By Vivian Nunez
Prior to President Obama’s last State of the Union address Politico published, “The Nation He Built” — the URL on this piece reading in part, “obama-biggest-achievements.”
In it is a meaty description by Michael Grunwald on all of President Obama’s ups—healthcare and student debt—and downs—lack of any significant changes to immigration reform or, up until last week, gun safety. In many ways the piece could have also read as a foreshadowing of the items that President Obama would and would not focus on during his final State of the Union address.
“But tonight, I want to go easy on the traditional list of proposals for the year ahead,” said President Obama as he addressed the nation last night. “I don’t want to talk just about the next year. I want to focus on the next five years, 10 years, and beyond.”
Unfortunately, for student activists and survivors of campus sexual assault, talk about the future did not include talk about It’s On Us, campus sexual assault reform, or even sexual violence in general. Women’s issues in specific were mentioned only subtly and only in a handful of occasions.
The lack of mention of campus sexual assault is noteworthy because since day one the issue has been an important one for the Obama administration and for the Millennials who support him. One of the first steps his administration took in addressing the issue was in releasing a letter by the Department of Education in 2011, known as the “Dear Colleague” letter, which ended up being a catalyst for major action across colleges and universities.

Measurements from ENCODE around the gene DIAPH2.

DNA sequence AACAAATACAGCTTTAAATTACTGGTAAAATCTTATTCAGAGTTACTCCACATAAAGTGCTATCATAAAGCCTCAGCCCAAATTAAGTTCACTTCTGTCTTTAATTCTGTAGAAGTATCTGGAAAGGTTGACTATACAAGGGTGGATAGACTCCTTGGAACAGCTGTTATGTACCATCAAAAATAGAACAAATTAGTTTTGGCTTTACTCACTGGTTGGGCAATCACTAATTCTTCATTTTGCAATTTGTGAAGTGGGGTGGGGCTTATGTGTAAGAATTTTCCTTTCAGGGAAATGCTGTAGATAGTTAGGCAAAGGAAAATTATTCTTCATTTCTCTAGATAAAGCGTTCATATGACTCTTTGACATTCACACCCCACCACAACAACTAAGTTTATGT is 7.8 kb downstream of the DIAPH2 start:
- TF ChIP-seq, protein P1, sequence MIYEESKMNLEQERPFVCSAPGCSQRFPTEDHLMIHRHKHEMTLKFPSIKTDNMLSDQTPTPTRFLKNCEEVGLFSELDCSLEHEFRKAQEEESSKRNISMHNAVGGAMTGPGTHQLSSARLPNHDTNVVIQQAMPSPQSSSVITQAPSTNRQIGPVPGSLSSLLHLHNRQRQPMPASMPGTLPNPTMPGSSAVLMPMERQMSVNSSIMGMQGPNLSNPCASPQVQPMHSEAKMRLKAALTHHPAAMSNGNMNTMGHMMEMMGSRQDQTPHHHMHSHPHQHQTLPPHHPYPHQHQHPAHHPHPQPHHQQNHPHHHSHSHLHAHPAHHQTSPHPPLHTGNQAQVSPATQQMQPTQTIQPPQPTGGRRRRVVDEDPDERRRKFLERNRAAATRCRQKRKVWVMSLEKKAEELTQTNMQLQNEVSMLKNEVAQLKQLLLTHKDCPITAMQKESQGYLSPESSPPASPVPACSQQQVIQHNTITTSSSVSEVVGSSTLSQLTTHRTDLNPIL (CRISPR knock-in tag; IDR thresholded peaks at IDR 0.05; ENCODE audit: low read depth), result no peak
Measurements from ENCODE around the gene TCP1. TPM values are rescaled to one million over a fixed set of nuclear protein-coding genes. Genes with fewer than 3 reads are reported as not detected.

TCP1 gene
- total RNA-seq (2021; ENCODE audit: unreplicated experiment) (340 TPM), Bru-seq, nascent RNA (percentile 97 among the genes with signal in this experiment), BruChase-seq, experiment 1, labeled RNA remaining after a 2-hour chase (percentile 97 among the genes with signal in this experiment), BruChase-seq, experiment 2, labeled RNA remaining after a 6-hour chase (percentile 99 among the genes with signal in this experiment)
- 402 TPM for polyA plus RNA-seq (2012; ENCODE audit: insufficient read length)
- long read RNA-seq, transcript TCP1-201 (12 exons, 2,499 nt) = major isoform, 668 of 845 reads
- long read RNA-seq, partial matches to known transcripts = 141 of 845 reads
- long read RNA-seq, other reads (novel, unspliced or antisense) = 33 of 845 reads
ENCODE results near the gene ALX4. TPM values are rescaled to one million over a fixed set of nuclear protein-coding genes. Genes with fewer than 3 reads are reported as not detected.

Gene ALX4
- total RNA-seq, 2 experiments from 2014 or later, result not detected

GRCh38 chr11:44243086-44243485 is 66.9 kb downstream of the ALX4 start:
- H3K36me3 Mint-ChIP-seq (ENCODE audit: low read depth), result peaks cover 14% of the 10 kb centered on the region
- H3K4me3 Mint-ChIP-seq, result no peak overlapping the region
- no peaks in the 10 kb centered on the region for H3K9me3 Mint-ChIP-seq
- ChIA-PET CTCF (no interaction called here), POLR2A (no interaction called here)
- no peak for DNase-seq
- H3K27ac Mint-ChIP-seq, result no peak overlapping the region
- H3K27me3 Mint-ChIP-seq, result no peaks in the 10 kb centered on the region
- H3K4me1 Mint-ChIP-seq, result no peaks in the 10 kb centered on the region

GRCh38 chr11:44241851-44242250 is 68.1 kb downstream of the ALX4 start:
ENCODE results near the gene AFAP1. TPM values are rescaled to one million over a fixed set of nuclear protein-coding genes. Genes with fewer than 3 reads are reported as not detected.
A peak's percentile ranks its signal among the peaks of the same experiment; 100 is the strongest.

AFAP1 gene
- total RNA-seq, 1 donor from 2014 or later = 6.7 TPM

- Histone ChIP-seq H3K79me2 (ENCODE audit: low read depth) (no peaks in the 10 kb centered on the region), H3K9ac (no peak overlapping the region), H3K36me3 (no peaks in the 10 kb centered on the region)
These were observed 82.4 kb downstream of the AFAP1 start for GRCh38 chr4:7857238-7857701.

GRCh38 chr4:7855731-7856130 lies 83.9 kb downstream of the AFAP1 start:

Since then President Obama has also established the White House Task Force to Protect Students from Sexual Assault in January 2014, partnered with Generation Progress to launch It’s On Us (an initiative spearheaded by Vice President Biden) and offered a vast number of grants to universities in an effort to curb the reality of sexual assaults on campuses.
Mentioning campus sexual assault during a time in which President Obama had the nation’s attention could have further emphasized the need to address this crisis. Today, one in five women will be sexually assaulted during their time in college. Referencing statistics like less the fact that less than five percent of those sexually assaulted ever report their rape, or the fact that of those sexually assaulted anywhere from 75 to 90 percent of survivors personally knew the person who sexually assaulted them, could have emphasized why Congress should continue to increase funding for the Department of Education’s Office for Civil Rights (OCR), whenever possible.
Because currently the OCR is understaffed, it has a backlog of at least 6,000 cases to get through, and it takes about 1,469 days to officially finish one open Title IX investigation.